Ascension Island, in the south Atlantic is a composite ocean island volcano with a wide variety of eruptive styles and magmatic compositions evident in its ~ 1 million year subaerial history. In this paper, new observations of a unique zoned fall deposit on the island are presented; the deposit gradationally changes from trachytic pumice at the base, through to trachy-basaltic andesite scoria at the top of the deposit. The key features of the eruptive deposits are described and are coupled with whole rock XRF data, major and trace element analyses of phenocrysts, groundmass glass and melt inclusions from samples of the compositionally-zoned fall deposit to analyse the processes leading up to and driving the explosive eruption. Closed system crystal fractionation is the dominant control on compositional zonation, with the fractionating assemblage dominated by plagioclase feldspar and olivine. This fractionation from the trachy-basaltic andesite magma occurred at pressures of ~ 250 MPa. There is no evidence for multiple stages of evolution involving changing magmatic conditions or the addition of new magmatic pulses preserved within the crystal cargo. Volatile concentrations range from 0.5 to 4.0 wt.% H2O and progressively increase in the more-evolved units, suggesting crystal fractionation concentrated volatiles into the melt phase, eventually causing internal overpressure of the system and eruption of the single compositionally-zoned magma body. Melt inclusion data combined with Fe–Ti oxide modelling suggests that the oxygen fugacity of Ascension Island magmas is not affected by degree of evolution, which concentrates H2O into the liquid phase, and thus the two systems are decoupled on Ascension, similar to that observed in Iceland. This detailed study of the zoned fall deposit on Ascension Island highlights the relatively closed-system evolution of felsic magmas at Ascension Island, in contrast to many other ocean islands, such as Tenerife and Iceland.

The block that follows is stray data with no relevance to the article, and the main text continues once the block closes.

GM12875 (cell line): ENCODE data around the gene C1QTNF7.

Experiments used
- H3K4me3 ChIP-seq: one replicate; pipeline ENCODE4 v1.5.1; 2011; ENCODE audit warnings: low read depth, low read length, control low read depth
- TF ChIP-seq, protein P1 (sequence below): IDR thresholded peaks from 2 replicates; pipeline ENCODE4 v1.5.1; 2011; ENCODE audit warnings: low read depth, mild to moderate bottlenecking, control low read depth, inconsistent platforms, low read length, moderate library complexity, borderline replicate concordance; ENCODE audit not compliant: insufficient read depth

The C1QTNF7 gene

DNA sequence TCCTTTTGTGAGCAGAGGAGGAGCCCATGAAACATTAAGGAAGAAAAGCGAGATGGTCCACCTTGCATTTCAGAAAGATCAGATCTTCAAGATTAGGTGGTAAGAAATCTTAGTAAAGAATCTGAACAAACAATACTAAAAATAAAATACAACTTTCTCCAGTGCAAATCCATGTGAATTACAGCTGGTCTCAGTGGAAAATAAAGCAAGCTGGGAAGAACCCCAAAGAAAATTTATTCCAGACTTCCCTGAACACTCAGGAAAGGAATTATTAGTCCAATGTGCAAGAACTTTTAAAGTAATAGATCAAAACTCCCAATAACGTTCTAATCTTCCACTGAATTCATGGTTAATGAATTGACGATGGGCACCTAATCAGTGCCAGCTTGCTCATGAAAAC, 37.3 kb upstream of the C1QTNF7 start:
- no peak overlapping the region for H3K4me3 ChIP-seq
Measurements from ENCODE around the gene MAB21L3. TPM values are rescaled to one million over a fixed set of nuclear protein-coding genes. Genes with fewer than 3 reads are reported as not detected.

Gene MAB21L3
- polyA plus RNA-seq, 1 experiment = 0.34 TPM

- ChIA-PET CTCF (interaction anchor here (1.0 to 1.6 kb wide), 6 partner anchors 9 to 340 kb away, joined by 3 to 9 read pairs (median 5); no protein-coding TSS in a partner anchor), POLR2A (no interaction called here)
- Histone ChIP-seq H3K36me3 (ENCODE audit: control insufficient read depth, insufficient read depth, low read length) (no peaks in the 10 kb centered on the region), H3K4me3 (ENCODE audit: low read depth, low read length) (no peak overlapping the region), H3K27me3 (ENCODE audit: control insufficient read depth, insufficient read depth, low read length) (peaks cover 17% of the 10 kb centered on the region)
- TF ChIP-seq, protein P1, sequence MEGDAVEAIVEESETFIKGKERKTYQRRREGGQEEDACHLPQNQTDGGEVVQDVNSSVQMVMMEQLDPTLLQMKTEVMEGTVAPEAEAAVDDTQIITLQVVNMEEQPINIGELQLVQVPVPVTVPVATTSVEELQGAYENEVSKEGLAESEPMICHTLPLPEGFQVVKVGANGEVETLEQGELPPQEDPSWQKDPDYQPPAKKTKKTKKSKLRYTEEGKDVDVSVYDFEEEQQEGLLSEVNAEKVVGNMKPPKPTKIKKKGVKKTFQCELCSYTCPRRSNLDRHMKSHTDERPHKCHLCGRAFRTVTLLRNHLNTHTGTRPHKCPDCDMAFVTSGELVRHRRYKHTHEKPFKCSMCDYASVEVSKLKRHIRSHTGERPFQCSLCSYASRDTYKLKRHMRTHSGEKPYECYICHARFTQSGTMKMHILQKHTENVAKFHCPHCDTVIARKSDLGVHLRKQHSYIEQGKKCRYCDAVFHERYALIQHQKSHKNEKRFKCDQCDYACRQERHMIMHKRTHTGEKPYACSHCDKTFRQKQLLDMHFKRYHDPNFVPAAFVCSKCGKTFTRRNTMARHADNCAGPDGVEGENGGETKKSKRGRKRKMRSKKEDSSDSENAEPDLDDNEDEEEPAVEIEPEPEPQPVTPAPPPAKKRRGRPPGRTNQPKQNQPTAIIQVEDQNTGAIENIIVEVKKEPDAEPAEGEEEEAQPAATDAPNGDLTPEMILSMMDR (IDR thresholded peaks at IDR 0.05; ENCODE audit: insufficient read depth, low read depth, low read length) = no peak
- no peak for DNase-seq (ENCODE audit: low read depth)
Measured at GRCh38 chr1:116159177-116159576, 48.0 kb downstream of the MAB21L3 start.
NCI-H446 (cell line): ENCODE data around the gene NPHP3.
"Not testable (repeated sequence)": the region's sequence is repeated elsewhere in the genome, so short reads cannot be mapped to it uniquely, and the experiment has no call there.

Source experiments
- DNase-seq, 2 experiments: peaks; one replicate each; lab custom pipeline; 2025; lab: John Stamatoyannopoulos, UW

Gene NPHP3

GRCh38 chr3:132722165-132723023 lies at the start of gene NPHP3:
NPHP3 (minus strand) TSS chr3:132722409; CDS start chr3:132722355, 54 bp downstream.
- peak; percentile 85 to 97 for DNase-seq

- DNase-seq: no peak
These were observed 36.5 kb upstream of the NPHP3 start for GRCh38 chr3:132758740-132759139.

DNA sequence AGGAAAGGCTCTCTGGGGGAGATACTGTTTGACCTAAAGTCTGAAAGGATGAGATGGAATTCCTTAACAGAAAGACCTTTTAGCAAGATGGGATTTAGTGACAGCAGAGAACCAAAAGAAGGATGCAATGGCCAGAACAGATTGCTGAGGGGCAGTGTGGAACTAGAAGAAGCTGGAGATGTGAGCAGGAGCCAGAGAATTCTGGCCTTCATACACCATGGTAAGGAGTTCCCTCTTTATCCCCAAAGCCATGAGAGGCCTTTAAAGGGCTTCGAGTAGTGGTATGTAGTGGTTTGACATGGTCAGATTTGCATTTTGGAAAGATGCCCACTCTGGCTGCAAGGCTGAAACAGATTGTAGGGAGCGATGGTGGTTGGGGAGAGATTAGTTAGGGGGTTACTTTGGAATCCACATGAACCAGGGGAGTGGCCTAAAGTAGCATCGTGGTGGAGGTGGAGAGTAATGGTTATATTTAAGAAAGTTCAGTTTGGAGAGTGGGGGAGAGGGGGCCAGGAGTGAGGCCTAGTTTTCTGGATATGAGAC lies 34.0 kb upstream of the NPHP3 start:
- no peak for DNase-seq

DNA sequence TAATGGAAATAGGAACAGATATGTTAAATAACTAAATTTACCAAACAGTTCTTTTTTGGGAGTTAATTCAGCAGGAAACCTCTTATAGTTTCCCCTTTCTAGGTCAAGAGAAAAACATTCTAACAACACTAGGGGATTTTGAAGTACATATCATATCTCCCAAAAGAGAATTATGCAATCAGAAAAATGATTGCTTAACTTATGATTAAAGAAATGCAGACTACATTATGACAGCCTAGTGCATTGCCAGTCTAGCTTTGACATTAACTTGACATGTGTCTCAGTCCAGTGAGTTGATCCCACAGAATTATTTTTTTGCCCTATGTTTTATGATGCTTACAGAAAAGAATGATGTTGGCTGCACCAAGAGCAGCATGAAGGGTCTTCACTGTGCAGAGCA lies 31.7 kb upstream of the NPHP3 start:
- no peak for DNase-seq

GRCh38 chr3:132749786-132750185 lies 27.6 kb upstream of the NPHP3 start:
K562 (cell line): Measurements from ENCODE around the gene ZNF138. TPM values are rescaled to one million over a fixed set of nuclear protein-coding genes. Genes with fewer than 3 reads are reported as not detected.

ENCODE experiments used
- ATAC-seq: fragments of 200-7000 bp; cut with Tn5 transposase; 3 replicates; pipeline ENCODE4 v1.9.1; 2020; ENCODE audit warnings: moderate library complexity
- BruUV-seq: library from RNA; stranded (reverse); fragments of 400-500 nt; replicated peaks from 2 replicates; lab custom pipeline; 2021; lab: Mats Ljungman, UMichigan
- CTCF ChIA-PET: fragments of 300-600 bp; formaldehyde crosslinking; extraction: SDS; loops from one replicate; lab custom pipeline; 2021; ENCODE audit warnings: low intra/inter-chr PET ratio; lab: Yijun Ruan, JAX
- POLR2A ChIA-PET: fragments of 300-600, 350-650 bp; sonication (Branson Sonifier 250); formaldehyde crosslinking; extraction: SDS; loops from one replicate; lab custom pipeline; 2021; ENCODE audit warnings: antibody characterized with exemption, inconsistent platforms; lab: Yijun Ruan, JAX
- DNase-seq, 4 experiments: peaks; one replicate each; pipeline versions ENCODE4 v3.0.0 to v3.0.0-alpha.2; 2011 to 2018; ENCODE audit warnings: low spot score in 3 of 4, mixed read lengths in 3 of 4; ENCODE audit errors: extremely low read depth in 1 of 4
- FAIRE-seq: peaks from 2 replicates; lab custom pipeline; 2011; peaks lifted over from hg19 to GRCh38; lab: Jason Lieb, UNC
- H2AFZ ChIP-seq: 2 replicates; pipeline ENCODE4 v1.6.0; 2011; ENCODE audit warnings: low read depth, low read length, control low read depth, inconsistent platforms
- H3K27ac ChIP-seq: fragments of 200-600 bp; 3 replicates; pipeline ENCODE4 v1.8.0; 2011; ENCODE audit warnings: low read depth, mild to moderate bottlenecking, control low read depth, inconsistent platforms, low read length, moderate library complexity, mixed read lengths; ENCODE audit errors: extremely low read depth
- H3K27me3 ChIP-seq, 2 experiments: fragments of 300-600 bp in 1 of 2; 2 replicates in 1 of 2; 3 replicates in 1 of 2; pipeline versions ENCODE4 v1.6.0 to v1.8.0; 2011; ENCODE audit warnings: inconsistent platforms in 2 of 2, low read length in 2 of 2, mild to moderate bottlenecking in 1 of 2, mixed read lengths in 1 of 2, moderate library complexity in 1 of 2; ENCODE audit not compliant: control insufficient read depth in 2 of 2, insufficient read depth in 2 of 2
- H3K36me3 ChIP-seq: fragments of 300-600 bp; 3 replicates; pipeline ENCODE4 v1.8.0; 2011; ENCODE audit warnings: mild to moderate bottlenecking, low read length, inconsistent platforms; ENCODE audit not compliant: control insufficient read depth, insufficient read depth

Bibliographical noteFunding Information:
The Ascension Island Government, and Administrator Marc Holland, the Ascension Island Heritage Society, Conservation Department and Ascension Island residents, in particular Drew Avery and Holly Connolly, are thanked for their logistical support during field seasons. Richard Hinton, John Craven and Cees-Jan de Hoog at the Edinburgh Ion Microprobe Facility are thanked for their support during our analytical session there. We are grateful to Chris Hayward, Ian Schipper, Bertrand Lezé, Chris Ottley and George Cooper for their laboratory and technical assistance during the course of analyses for this project. The authors wish to thank Margaret Mangan, Brian Jicha and an anonymous reviewer for their prompt and constructive reviews and the efficient handling of this submission. This project was funded by a Leverhulme Trust Research Project Grant ( RPG-2013-042 ), with the second field season supported by a Gloyne Outdoor Geological Research award from the Geological Society of London . Ion microprobe time was funded by the Natural Environment Research Council Grant ( IMF561/0515 ).
© 2016 Elsevier B.V.